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Group protests World Bank

Students to rally on campus today against globalization

A group of University students are sponsoring a rally in front of Zimmerman Library today at 11 a.m. against investments by institutions, including UNM, in the World Bank.

UNM student Lulu Strongheart said a variety of local student groups formed the World Bank Bonds Boycott Committee and put together the event in conjunction with an international protest of the World Bank. The groups involved in the People Before Profit parade include the Progressive Student Alliance, UNM Anti Sweatshop Coalition, Rebel Alliance and Sweatshop Free Albuquerque.

The World Bank is an international lending consortium that works with third-world countries. Its mission, according its Web site, is to help develop a world free of poverty. The Web site goes on to say that the consortium emphasizes environmentally-friendly assistance to countries in need.

Strongheart said, despite the World Bank’s lofty mission, it does more harm than good.

“They loan money to mostly third-world countries and impose structural adjustment policies on these countries,” she said. “They require them to cut back in social spending, and they make them raise interest rates, open their markets to foreign investments and implement user fees for basic assessment.”

She said the students participating in the event have launched a campaign in Albuquerque to get UNM to be the first institution in the city to sign a petition agreeing to cut investments in the World Bank.

“We know that 80 percent of investments in the World Bank come from private institutions,” she said. “Because we are students, we just figured UNM would be the best place to start.”

While Strongheart is passionate about her cause, she said it is not a simple one to understand. She and a small group of students met with Julie Weaks, UNM’s interim vice president for business and finance, to talk about the University’s investments.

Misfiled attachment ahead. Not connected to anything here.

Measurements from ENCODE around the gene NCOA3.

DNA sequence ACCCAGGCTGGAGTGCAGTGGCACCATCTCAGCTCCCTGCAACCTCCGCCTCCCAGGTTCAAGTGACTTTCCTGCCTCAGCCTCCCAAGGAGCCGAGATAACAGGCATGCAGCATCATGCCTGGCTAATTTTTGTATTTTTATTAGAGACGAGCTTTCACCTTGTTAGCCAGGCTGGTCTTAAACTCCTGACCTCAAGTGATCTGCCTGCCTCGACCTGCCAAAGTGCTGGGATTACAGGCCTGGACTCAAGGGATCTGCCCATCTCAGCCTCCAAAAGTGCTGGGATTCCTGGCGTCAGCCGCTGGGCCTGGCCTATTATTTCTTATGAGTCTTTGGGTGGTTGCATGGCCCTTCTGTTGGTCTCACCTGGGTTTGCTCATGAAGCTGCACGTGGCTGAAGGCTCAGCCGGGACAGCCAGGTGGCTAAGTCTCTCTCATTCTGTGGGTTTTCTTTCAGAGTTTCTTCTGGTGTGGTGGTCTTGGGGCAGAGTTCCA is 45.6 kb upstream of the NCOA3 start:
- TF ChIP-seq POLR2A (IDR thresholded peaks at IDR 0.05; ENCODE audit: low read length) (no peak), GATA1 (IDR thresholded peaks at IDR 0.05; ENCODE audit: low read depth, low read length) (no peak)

“We don’t know that UNM is investing in the World Bank because it’s not really easy to see,” she said. “The University may be supporting institutions that support the World Bank. Right now we’re in the early stages of looking into it.”

Strongheart said she was pleased with the meeting and is glad the administration is at least entertaining the idea of signing a petition against investing in the World Bank.

“The amazing thing is that they really have no idea whether they are investing in it either,” she said. “The shocking thing is that they also didn’t know if UNM had a social responsibility clause in their investment policies. Their main concern in the past has been limited to getting the most money from their investments.”

She said the first meeting was just a preliminary discussion and really couldn’t evaluate how successful the students’ campaign will be.

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“Right now they’re trying to figure out whether there will be any financial drawbacks to signing this agreement,” she said of the administration.

Now the group is focusing its efforts on raising the UNM community’s awareness about the impact of the World Bank. Today’s rally will begin at 11 a.m. and will include speakers, puppets, banners, music and radical cheerleaders.

Following the rally, the group plans to march from Zimmerman Library to Scholes Hall at 1 p.m.

“This is a really hot issue nationally, and we’re hoping students take the time to come out and learn more about it,” Strongheart said.

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